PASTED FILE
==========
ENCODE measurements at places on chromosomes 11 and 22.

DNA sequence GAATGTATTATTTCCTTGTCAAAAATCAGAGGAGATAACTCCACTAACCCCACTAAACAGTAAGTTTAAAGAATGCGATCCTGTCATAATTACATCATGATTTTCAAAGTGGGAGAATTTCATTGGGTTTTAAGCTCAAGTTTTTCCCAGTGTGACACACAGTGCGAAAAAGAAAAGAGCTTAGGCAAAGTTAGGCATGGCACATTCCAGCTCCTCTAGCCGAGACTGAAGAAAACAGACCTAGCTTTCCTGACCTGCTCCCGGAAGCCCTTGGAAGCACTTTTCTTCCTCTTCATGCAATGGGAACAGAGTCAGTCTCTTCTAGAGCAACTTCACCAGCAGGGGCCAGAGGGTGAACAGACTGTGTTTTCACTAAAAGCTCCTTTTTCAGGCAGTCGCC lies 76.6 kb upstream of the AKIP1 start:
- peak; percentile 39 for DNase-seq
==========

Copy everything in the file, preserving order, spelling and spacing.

ENCODE measurements at places on chromosomes 11 and 22.

DNA sequence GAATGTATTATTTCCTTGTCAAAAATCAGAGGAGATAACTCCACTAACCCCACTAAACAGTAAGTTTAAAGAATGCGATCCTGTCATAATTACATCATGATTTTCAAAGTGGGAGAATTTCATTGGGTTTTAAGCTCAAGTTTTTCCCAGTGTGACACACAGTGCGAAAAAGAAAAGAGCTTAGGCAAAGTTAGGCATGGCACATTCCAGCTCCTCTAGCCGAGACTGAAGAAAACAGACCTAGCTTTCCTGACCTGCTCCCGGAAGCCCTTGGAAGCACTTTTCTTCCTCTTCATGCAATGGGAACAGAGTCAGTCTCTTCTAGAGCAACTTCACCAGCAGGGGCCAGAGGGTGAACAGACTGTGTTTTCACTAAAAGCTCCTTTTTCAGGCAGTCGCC lies 76.6 kb upstream of the AKIP1 start:
- peak; percentile 39 for DNase-seq